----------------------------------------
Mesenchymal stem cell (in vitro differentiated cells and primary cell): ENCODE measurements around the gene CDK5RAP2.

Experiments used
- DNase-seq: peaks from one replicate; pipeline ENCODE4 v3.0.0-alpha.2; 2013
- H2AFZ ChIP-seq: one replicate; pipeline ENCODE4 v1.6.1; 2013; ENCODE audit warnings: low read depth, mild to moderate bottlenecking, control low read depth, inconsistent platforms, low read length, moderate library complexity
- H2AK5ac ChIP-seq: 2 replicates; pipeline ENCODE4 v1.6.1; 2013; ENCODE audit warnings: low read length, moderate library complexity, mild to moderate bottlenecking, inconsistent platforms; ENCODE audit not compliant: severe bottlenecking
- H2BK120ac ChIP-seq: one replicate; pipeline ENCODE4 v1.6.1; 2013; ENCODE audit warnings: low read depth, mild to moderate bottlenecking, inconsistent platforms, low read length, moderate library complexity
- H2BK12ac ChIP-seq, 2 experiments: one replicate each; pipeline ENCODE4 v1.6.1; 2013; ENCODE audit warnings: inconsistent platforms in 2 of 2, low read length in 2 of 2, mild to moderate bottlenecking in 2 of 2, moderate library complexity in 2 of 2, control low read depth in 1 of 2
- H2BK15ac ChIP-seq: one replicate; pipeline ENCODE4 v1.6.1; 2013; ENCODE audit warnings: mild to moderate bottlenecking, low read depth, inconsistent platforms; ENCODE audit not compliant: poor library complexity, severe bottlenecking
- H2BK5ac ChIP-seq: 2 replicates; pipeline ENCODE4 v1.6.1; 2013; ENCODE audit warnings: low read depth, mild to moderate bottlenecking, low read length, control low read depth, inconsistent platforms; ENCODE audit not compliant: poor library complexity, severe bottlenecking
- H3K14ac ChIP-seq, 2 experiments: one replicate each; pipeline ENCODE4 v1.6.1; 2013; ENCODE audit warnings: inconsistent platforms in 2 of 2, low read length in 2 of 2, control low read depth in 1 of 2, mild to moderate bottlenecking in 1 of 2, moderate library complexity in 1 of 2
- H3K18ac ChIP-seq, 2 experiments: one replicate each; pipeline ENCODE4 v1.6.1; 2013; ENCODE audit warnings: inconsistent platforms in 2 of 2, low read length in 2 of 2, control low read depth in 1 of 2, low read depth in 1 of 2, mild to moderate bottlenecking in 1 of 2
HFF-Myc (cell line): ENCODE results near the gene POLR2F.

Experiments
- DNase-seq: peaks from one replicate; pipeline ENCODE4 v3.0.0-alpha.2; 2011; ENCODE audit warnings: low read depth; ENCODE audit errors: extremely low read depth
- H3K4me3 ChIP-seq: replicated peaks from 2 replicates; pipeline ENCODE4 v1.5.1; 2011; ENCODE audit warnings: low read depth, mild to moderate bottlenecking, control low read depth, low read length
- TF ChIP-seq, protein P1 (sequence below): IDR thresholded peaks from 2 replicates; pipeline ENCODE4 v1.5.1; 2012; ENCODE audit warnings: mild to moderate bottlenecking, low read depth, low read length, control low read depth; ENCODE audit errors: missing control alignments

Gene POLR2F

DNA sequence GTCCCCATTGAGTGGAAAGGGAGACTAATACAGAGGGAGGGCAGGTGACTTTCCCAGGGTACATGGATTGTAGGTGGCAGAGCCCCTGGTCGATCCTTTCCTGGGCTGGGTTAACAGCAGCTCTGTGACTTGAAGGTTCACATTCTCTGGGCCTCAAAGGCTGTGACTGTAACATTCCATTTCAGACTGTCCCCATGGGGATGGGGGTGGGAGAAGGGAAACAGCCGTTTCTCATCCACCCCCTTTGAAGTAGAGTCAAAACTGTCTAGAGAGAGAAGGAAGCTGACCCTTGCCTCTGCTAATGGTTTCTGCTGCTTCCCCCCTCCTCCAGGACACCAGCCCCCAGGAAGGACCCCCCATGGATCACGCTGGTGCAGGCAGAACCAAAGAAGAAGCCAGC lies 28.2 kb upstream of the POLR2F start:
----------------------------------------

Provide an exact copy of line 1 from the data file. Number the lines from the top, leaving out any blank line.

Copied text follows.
Mesenchymal stem cell (in vitro differentiated cells and primary cell): ENCODE measurements around the gene CDK5RAP2.